lets use a hypothetical example

    say the CCWer arrested told the deputy "I do not consent to searching my jacket"

    the officer searches anyway finds the guns, arrests and then puts on his report "suspect gave me consent to search jacket". that would be perjury, no prosecutor wants that officer's testimony anymore.

    sheriff destroys the reports and records.

    later someone who videotaped the encounter comes forward with the tape, the tape shows the man refusing consent. that deputy can be fired so no one likes a known liar. but now he can say "no he did refuse consent but I had PC/officer safety exemption/ yada yada yada" and there's no paper evidence.

    I'm not saying this is what happened, or that anything remotely like this happened, this is just why I think paperwork needs to be kept and not destroyed without proper authority.
    What we do not know is what the stated (and trained) policy was/is for this department. It is entirely possible that the policy is changing and the person arrested would have had little recourse otherwise.

    Hard to tell without more information...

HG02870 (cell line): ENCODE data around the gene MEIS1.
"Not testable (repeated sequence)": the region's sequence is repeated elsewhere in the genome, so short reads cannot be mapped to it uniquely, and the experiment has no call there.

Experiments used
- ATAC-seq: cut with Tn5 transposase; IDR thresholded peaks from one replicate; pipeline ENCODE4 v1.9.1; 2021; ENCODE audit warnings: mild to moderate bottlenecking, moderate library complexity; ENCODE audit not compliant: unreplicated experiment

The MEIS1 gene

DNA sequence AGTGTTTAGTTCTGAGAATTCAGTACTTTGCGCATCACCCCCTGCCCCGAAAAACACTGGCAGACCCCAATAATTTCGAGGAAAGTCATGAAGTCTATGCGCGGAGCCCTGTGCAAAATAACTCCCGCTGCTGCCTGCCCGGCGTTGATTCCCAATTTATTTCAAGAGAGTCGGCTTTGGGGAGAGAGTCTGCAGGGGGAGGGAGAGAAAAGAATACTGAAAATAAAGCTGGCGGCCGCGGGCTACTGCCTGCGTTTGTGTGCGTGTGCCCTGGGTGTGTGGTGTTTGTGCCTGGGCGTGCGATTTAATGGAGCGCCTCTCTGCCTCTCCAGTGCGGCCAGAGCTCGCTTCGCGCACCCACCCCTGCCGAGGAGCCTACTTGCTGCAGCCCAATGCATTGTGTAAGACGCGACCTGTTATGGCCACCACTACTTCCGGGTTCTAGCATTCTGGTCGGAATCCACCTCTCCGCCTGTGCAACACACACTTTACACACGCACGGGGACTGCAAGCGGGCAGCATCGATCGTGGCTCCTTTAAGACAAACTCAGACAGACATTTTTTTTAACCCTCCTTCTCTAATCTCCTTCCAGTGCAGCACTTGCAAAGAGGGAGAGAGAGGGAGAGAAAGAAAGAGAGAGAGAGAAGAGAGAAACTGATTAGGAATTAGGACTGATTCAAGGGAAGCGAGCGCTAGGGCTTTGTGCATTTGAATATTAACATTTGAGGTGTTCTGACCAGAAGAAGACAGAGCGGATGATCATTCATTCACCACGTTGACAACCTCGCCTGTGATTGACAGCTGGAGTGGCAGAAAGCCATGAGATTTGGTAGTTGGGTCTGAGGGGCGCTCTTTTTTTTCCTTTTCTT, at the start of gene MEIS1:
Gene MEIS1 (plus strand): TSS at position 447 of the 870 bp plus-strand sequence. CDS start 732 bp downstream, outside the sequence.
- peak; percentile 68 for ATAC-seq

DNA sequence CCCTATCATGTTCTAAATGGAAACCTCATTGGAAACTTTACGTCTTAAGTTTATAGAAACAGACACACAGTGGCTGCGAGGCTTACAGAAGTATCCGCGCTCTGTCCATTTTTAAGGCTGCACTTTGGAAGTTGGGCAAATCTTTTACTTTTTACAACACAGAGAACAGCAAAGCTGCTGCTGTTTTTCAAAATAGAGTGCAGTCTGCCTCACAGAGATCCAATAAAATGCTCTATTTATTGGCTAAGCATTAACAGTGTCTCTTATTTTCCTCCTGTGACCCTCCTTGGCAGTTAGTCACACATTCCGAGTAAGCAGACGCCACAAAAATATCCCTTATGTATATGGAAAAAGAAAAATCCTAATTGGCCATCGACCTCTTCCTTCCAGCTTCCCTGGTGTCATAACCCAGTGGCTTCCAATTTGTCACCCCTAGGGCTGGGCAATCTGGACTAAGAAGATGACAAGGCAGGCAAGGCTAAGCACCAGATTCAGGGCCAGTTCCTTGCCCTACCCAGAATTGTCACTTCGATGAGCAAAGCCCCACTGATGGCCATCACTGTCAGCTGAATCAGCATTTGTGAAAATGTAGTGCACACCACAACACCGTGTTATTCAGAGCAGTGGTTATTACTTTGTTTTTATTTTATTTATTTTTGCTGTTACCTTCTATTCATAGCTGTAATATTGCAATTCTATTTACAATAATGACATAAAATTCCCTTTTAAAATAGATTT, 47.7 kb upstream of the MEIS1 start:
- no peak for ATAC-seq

"You cannot REASON someone out of a position that they did not REASON themselves into." --Unkown
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    Regular Member Fallschirmjäger's Avatar
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    Quote Originally Posted by OC for ME View Post
    It is ironic that when a official record is ordered to be "expunged" (destroyed?) they are found to be extremely difficult to destroy. When a cop just tosses one into a circular file on his own all hell breaks loose.
    Probably because no official record is ever truly destroyed, not today's digital climate. Even if a state arrest record is expunged, it's still available to the Fed's.

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    Quote Originally Posted by notalawyer View Post
    Does the underlying reason really matter?

    Personally I prefer my Sheriff's not to violate laws A & B because of his personal feeling on law C.
    It's a good thing that in this case the sheriff didn't have to violate any laws to defend his feelings on upholding his oath to the Constitution. I'm not sure why that pisses you off so bad. I hope that if you are ever arrested for engaging in a constitutionally protected act, that your sheriff will conduct himself in a way that conforms to the views you shared in this case.